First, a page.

For this project, RACo served as the design architect, Maurer Architects was the permit architect, and the Raleigh Construction Co. (the construction arm of The Raleigh Architecture Co.) was the general contractor.
RACo’s other commercial projects in the downtown Raleigh area include Arrow Haircuts, Nuvo Nivo children’s boutique, and several renovations of Videri Chocolate Factory.
The Raleigh Architecture Company is an award-winning design-build firm specializing in Modern sustainable architecture and craftsman-quality construction. As licensed architects and general contractors, the firm considers designing and building to be one integrated process. This streamlined approach empowers RACo to meet our clients’ economic expectations and to seamlessly execute high quality details, both small and large. The office and shop are located under one roof in downtown Raleigh’s Warehouse District at 502 S. West Street. For more information visit www.raleigh-architecture.com, call 919-831-2995, or email: email@example.com.
Raleigh architect Robby Johnston, AIA, partner and founding principal of The Raleigh Architecture Company, recently served on the design awards jury for the Greater Columbia section of the American Institute of Architects’ South Carolina chapter (AIAGC).
This marked the first time Johnston, 34, has served on a design jury other than student review juries at NC State University and UNC-Charlotte.
Steve Schuster, FAIA, principal of Clearscapes in Raleigh, was the jury chair who tapped Johnston for the task, along with young Raleigh architects Erin Sterling-Lewis, AIA, and Sara Queen.
“Steve should be commended for his unorthodox jury composition,” Johnston said. “He selected young, up-and-coming architects rather than architects who have years of experience serving on awards juries. It was an honor to be included.”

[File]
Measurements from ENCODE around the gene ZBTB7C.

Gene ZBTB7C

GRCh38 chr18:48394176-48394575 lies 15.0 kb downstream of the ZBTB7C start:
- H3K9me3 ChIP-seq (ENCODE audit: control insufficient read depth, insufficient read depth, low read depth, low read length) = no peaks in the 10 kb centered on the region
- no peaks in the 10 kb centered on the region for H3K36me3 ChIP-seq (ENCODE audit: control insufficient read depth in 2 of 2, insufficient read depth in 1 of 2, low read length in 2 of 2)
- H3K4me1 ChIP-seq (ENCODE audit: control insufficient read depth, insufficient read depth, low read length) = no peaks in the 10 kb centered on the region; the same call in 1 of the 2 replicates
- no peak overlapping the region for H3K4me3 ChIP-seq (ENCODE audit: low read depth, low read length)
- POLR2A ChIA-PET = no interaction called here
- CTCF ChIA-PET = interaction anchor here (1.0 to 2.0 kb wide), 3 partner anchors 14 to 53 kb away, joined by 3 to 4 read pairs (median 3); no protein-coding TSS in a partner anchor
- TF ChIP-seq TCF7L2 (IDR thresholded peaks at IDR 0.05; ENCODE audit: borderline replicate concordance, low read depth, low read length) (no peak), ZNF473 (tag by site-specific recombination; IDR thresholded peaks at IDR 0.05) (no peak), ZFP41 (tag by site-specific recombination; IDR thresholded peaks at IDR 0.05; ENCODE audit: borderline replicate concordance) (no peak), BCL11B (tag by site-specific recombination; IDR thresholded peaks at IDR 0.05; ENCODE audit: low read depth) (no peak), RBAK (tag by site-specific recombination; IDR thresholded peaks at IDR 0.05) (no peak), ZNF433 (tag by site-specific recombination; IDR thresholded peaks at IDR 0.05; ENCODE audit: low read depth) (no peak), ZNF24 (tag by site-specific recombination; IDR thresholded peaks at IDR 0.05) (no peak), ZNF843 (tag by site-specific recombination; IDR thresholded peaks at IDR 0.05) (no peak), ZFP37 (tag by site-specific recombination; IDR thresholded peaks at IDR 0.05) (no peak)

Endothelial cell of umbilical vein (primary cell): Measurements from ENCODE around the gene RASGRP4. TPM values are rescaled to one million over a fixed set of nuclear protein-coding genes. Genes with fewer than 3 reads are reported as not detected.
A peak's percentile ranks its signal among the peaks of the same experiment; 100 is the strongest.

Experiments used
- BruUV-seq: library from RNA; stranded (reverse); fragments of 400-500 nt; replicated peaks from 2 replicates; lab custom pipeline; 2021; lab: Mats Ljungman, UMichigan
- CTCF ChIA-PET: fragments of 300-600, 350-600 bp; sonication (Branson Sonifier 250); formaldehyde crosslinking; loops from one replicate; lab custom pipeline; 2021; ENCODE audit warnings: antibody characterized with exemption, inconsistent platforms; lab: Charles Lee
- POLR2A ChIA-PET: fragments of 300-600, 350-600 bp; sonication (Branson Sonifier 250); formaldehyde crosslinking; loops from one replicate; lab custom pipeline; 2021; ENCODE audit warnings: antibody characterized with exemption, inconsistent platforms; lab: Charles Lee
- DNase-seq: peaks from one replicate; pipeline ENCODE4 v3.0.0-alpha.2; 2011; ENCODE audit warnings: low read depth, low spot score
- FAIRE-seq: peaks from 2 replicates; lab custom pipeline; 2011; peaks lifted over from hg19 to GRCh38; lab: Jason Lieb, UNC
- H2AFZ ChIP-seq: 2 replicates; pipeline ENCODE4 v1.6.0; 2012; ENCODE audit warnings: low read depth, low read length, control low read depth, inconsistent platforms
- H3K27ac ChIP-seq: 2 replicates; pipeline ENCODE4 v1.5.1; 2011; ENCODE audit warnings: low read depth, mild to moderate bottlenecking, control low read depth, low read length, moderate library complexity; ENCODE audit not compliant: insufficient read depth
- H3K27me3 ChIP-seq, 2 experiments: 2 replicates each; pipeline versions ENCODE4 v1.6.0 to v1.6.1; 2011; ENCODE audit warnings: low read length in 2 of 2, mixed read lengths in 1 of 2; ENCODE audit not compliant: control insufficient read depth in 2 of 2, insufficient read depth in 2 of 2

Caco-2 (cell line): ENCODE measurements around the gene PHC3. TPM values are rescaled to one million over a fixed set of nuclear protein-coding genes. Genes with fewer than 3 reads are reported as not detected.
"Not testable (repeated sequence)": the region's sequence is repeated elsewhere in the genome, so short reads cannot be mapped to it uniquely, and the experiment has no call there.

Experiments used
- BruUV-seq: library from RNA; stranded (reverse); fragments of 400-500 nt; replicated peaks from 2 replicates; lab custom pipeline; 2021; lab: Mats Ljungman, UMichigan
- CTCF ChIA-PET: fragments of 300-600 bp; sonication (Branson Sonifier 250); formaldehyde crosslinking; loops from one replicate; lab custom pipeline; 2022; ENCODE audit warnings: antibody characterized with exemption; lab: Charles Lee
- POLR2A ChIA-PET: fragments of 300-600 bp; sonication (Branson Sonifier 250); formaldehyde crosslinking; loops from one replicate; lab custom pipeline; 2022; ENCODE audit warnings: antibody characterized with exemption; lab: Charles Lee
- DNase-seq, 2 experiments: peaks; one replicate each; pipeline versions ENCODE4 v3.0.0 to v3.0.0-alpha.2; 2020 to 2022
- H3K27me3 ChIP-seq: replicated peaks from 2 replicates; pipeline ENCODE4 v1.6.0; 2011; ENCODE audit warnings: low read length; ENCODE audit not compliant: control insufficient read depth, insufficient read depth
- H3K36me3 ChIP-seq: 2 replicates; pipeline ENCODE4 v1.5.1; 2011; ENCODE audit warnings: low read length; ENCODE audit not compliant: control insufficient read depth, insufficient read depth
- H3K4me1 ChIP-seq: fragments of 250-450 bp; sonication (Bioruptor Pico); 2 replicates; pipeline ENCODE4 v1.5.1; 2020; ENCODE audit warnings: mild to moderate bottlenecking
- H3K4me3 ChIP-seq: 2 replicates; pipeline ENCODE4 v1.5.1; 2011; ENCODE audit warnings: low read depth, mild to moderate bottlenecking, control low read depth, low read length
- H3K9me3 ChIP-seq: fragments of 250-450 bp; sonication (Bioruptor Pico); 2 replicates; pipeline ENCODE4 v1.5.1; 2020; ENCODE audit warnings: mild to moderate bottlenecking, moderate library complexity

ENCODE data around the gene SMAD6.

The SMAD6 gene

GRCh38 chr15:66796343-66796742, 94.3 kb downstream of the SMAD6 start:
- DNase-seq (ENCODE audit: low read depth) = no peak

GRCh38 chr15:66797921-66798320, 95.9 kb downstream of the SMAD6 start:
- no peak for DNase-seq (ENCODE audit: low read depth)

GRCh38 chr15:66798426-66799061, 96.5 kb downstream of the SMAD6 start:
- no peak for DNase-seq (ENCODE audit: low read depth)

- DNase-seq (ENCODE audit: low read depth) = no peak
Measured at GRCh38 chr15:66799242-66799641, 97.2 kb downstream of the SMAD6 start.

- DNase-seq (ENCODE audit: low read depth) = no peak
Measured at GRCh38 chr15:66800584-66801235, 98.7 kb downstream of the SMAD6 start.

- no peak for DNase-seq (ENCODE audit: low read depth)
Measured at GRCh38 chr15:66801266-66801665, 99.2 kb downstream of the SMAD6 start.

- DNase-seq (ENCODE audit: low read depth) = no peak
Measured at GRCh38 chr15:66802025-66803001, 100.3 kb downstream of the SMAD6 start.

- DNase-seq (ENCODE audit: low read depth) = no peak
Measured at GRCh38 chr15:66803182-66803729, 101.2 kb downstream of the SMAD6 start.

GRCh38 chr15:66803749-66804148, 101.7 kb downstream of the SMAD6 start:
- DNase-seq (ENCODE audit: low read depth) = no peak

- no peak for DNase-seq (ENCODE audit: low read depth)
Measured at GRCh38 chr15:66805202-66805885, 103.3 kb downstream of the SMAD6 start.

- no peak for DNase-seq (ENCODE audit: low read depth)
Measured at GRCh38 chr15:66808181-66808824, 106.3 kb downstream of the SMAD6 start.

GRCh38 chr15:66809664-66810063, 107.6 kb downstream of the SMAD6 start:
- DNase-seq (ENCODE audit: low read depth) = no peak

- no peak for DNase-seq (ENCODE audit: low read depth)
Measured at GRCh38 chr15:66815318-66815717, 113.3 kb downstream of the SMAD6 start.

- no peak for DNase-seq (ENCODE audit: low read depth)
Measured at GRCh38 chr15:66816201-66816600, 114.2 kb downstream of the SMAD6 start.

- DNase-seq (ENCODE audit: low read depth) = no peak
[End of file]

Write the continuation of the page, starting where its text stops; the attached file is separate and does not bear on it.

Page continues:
The awards recognize outstanding achievements in architecture by AIAGC members. Johnston explained why his jury chose to honor only three of this year’s submissions:
“Each award-winning project exemplified a balance of historical recognition cross-pollinated with contextual response and sensitive, contemporary detailing. We chose only three — one citation, one merit, and one honor award – because, as a group, we felt it was important to preserve the significance of design awards by selecting only the most deserving projects.”
A native North Carolinian, Robby Johnston graduated from UNC-Charlotte’s College of Arts and Architecture in 2003. As a Modernist architect he worked with Michael Ross Kersting Architecture in Wilmington, NC, Tonic Design + Tonic Construction in Raleigh, and Clearscapes before he and partner Craig Kerins launched The Raleigh Architecture Company, a design-build firm, in 2012. He served on the AIA Triangle Tour of Residential Architecture committee for two years and is now a member of City of Raleigh Appearance Committee.
The Raleigh Architecture Company is an award-winning design/build firm specializing in Modern sustainable architecture, and craftsman-quality construction. As licensed architects and general contractors, we consider designing and building to be one integrated process. This streamlined approach empowers us to meet our clients’ economic expectations and to seamlessly execute high quality details, both small and large. Our office and shop are located under one roof in downtown Raleigh’s Warehouse District at 502 S. West Street. For more information visit www.raleigh-architecture.com, call 919-831-2995, or email: firstname.lastname@example.org.